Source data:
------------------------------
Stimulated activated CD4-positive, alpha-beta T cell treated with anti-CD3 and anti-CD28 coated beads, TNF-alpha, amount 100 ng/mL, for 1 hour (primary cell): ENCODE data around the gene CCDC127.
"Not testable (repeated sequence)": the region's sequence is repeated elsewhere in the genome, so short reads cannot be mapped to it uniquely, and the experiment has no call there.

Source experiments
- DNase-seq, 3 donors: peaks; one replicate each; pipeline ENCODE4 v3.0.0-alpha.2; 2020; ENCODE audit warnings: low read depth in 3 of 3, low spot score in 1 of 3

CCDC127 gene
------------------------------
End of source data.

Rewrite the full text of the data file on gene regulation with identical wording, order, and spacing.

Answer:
Stimulated activated CD4-positive, alpha-beta T cell treated with anti-CD3 and anti-CD28 coated beads, TNF-alpha, amount 100 ng/mL, for 1 hour (primary cell): ENCODE data around the gene CCDC127.
"Not testable (repeated sequence)": the region's sequence is repeated elsewhere in the genome, so short reads cannot be mapped to it uniquely, and the experiment has no call there.

Source experiments
- DNase-seq, 3 donors: peaks; one replicate each; pipeline ENCODE4 v3.0.0-alpha.2; 2020; ENCODE audit warnings: low read depth in 3 of 3, low spot score in 1 of 3

CCDC127 gene